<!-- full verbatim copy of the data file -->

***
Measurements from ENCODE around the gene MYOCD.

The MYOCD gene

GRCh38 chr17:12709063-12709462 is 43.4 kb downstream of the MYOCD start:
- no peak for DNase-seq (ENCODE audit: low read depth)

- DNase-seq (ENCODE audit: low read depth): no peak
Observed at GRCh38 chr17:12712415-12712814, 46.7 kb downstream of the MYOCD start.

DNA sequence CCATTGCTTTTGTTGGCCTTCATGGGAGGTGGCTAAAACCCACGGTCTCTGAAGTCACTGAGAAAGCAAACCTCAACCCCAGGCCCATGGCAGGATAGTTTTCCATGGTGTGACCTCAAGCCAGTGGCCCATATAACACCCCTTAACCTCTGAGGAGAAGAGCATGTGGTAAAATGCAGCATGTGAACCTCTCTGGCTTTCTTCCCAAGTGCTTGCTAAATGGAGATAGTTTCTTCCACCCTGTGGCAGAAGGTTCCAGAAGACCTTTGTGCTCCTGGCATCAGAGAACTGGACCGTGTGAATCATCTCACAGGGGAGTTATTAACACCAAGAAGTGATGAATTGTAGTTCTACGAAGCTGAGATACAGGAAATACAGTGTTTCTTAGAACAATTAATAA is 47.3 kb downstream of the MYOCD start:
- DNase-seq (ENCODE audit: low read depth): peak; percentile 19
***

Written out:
Measurements from ENCODE around the gene MYOCD.

The MYOCD gene

GRCh38 chr17:12709063-12709462 is 43.4 kb downstream of the MYOCD start:
- no peak for DNase-seq (ENCODE audit: low read depth)

- DNase-seq (ENCODE audit: low read depth): no peak
Observed at GRCh38 chr17:12712415-12712814, 46.7 kb downstream of the MYOCD start.

DNA sequence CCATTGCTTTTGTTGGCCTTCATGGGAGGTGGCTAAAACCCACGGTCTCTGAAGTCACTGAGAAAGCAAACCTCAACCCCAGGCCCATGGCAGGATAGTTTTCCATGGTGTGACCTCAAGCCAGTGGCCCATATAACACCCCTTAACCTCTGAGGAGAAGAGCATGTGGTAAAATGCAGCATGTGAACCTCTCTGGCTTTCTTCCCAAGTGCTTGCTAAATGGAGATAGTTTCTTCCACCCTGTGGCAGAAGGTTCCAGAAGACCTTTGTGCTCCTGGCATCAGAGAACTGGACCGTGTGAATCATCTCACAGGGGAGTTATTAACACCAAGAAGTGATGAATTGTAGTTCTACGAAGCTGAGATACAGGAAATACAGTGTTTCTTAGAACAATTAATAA is 47.3 kb downstream of the MYOCD start:
- DNase-seq (ENCODE audit: low read depth): peak; percentile 19